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by John Brummett | September 14, 2022 at 3:30 a.m.

He's a man of governmental prominence who will go unnamed here because we were having a personal conversation that he couldn't have imagined I would ever see a need or reason to quote.

I confront that reason now because I want to introduce the subject of a globally important photographic exhibit coming to Little Rock next week.

Actually, what the fellow related was that he had been talking to a colleague earlier in the day and that the colleague had been the one to observe that, because Ukrainians "look like we do," Americans were caring more visibly and intensely about them than other longer-term victims of war atrocities.

Indeed, we identify as a culture and society more with Europe than the Mideast. We identify easily and empathetically with a telegenic, charismatic, communicatively expert president not long removed from a popular Ukrainian television show. We identify not so naturally with people brutalized, killed or forced to become refugees by the Assad regime in Syria as assisted by the same kinds of Russian aggressors guilty of the more recent actions that horrify us in Ukraine.

It is uncomfortable pitting degrees of American caring based on race and geography. So, I'll stop that now and turn to a rare corrective opportunity.

I'll use today's space to tout a potentially valuable free and open-to-the-public educational and sensitizing exhibit coming to Little Rock next week, Wednesday the 21st through Friday the 23rd.

This is a traveling photographic exhibit called the Caesar Exhibit. It includes 30 of not the most graphic of more than 55,000 smuggled photographs that a defecting Syrian military photographer code-named "Caesar" took of mass killings and acts of brutality against Syrian citizens. The horrors were inflicted by the Russia-assisted Assad regime during the ongoing 11-year war against an American-aided Syrian resistance.

The exhibit will spend those three days here next week for viewings from noon to 4 p.m. at the Windgate Center of Art and Design of the University of Arkansas at Little Rock, located at 5660 West 28th St. It's being presented by a partnership of UALR and the Syrian Emergency Task Force, a U.S. nonprofit founded in 2011 that aims to end the atrocities in Syria through humanitarian initiatives and pursuits of justice for war crimes against the Assad regime and its allies.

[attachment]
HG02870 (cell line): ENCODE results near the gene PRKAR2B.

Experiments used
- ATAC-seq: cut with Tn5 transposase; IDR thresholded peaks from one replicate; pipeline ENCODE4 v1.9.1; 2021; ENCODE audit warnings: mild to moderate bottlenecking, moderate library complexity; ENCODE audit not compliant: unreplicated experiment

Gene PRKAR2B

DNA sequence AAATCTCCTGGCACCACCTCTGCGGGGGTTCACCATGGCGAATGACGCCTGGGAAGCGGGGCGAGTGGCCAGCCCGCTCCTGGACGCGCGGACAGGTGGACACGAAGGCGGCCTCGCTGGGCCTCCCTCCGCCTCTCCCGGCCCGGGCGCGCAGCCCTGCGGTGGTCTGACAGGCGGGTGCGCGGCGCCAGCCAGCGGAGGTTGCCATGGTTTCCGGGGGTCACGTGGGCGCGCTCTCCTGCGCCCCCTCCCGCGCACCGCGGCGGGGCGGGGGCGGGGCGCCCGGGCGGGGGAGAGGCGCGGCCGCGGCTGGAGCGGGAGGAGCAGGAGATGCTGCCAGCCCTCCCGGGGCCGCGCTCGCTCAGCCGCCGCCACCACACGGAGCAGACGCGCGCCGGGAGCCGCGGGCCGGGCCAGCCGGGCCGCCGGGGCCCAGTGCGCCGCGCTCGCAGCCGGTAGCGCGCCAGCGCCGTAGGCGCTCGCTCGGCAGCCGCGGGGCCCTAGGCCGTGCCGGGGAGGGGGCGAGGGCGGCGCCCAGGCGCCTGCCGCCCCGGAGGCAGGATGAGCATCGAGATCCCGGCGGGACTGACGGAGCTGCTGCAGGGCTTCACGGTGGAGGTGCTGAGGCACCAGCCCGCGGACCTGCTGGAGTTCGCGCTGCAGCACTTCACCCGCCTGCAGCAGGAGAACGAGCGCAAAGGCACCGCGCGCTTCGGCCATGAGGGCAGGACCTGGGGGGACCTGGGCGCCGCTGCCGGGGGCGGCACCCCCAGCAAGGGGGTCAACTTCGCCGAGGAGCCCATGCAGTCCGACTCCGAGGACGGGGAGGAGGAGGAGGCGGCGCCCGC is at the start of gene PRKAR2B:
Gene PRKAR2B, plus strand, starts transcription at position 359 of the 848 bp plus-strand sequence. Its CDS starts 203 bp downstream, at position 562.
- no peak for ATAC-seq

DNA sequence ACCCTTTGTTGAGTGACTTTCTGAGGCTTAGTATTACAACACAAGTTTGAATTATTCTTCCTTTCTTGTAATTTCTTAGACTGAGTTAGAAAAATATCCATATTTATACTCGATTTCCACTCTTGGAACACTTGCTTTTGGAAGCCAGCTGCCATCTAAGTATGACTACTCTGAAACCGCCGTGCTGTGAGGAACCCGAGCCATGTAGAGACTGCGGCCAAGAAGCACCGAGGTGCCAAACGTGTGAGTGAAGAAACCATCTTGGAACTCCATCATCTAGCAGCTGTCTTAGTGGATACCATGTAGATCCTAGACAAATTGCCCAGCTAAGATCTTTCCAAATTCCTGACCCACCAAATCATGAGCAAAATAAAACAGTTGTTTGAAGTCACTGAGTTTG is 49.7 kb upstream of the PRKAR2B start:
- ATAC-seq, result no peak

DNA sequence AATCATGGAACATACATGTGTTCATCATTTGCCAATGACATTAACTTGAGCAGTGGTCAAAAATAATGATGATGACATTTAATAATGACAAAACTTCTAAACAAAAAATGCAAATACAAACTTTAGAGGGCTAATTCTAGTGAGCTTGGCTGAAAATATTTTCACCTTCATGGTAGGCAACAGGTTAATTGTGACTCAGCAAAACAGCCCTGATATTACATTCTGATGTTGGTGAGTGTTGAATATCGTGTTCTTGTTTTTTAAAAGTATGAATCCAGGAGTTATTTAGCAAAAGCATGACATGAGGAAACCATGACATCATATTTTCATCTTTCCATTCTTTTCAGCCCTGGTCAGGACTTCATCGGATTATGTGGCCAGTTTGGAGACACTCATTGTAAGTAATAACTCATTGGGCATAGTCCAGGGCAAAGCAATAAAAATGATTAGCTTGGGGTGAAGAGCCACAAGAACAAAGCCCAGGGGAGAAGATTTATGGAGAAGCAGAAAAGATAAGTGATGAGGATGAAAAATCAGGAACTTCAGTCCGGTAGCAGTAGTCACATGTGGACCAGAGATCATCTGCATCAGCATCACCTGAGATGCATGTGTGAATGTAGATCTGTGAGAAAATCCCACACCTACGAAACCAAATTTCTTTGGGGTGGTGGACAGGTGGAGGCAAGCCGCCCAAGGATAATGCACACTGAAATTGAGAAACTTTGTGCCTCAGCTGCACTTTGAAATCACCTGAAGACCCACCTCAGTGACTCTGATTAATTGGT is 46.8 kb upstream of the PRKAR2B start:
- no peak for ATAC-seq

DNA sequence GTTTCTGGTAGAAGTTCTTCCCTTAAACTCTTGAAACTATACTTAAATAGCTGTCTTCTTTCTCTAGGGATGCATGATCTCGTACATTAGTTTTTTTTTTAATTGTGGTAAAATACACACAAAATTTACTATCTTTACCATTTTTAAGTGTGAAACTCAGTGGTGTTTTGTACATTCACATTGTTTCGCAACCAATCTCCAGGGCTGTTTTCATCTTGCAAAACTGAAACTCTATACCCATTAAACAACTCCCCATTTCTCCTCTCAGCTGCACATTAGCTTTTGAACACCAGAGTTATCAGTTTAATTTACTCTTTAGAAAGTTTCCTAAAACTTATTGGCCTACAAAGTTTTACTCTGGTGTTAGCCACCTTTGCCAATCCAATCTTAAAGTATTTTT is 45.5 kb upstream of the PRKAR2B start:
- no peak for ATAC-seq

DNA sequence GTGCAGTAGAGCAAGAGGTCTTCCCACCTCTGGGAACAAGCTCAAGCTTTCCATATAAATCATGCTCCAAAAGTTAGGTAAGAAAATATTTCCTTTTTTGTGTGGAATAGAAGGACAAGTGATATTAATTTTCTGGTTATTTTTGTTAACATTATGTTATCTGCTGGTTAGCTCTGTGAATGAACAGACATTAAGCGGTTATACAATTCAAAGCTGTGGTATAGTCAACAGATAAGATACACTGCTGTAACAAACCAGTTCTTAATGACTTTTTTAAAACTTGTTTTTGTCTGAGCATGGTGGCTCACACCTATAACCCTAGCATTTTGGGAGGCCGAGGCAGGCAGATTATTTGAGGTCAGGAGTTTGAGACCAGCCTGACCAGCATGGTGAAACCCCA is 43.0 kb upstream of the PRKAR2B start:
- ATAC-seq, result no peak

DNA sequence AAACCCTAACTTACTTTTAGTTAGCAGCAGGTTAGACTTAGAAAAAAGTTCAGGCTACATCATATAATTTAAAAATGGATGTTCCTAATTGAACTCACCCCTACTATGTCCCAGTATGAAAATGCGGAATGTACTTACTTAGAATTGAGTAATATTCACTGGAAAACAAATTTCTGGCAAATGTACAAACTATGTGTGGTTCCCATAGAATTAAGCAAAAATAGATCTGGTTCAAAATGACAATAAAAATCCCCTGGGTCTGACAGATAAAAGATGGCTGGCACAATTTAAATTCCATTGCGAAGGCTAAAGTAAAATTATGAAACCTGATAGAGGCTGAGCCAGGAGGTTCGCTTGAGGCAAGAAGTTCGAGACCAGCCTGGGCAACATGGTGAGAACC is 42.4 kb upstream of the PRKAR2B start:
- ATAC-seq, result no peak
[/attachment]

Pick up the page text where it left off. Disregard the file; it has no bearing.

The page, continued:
Over a half-million Syrians have been killed and 11 million have fled their homes. It's an atrocity that ought to bring together at least in part those of liberal-minded compassion and those who are hawks against Assad.

On next Friday night, the 23rd, from 5 to 6 p.m. as the exhibit closes, a registration-required panel discussion will be held at the Windgate Center. Among other things, it will offer liberal-minded persons of a Democratic persuasion an opportunity for a sliver of common ground with their Republican congressman, French Hill.

Hill will participate on the panel with Mouaz Moustafa, executive director of the task force, and Omar Alshogre, a Syrian human rights activist and one-time political detainee.

Hill's bona fides for the panel are his support for the relatively new U.S. law authorizing sanctions against groups assisting Assad and his allies, his outspokenness against the atrocities of the Assad regime and his support and sponsorship of bipartisan bills, resolutions and amendments condemning that regime.

Hill also is a member of the Free Syria Caucus in Congress as well as one of the co-chairs of the Congressional Task Force on American Hostages and Americans Wrongfully Detained Abroad, some of whom are in Syria.

So, consider for your and our sakes the opportunity next week to see distant images you'd likely not otherwise see, as well as to consider those images in something as rare as a partisan-transcendent modern American political context.

These are the best kinds of things nonprofit advocacy groups and institutions of higher education can do for us.

John Brummett, whose column appears regularly in the Arkansas Democrat-Gazette, is a member of the Arkansas Writers' Hall of Fame. Email him at Read his @johnbrummett Twitter feed.

Print Headline: Hail Caesar


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